Thursday, December 18, 2008

Wall Street Excess

I'm tired of staring at a post about Adolf Hitler so I'm taking time off work to put up something else, although I can't guarantee this won't be disturbing on a completely different level.

I simply cannot fathom such a bonus being handed out in some of these examples.
For Dow Kim, 2006 was a very good year. While his salary at Merrill Lynch was $350,000, his total compensation was 100 times that — $35 million.


Mr. Kim’s colleagues, not only at his level, but far down the ranks, also pocketed large paychecks. In all, Merrill handed out $5 billion to $6 billion in bonuses that year. A 20-something analyst with a base salary of $130,000 collected a bonus of $250,000. And a 30-something trader with a $180,000 salary got $5 million.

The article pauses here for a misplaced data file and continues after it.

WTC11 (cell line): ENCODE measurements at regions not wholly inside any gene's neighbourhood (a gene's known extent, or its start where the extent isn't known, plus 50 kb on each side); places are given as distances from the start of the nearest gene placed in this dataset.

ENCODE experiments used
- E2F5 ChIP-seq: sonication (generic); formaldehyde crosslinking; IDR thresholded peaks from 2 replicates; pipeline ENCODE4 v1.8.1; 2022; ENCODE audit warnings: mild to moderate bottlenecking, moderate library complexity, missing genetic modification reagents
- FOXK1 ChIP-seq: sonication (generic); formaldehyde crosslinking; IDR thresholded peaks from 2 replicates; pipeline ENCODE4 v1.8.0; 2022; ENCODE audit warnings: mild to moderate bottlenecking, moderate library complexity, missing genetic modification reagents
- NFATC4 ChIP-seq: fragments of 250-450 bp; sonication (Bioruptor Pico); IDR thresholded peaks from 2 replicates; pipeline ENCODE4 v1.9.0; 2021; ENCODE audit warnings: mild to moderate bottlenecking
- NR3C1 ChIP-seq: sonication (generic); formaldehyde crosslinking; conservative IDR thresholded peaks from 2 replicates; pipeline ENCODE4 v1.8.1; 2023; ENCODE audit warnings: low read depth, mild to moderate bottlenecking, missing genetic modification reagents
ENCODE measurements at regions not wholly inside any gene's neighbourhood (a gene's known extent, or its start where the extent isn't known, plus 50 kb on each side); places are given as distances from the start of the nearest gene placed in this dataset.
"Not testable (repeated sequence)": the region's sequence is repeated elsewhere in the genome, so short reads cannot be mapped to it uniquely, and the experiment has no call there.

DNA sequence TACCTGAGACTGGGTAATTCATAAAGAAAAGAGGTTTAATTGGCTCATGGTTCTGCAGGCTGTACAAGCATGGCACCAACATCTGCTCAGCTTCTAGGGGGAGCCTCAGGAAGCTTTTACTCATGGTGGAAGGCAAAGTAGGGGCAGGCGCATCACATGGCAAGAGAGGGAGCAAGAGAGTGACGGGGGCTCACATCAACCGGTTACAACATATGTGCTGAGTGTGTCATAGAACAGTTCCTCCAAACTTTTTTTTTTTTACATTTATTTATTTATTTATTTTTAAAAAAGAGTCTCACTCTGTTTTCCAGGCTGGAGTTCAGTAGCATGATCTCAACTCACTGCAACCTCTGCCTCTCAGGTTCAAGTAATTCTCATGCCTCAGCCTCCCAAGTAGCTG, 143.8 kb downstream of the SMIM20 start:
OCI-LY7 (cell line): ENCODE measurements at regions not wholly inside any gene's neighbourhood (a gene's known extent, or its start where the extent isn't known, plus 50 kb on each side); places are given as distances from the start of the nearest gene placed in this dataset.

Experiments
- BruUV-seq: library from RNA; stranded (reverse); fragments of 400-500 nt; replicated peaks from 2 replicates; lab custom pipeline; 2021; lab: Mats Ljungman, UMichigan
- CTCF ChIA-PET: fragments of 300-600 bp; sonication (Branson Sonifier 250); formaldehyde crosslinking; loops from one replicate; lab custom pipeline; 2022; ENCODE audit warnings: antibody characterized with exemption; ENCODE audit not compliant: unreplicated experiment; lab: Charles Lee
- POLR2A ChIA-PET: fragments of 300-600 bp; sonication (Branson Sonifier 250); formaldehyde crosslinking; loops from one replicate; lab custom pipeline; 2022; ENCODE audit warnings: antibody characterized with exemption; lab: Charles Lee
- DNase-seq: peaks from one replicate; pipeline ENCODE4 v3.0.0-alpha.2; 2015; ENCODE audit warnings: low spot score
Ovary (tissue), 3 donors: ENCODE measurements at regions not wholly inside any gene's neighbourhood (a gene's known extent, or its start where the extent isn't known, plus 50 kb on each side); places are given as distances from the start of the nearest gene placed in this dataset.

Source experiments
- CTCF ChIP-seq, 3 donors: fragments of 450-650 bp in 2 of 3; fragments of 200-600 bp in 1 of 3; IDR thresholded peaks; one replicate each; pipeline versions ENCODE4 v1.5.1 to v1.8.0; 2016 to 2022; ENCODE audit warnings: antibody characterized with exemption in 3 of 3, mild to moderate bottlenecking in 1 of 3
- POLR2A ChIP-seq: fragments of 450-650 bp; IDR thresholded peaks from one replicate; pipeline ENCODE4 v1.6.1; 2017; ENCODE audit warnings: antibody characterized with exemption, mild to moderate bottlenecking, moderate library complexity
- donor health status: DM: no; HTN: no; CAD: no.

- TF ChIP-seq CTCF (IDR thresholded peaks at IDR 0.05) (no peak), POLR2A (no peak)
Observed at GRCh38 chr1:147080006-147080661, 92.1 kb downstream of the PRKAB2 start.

But Merrill’s record earnings in 2006 — $7.5 billion — turned out to be a mirage. The company has since lost three times that amount, largely because the mortgage investments that supposedly had powered some of those profits plunged in value.

Unlike the earnings, however, the bonuses have not been reversed.

Just thinking about this coupled with the word bailout makes me cringe.

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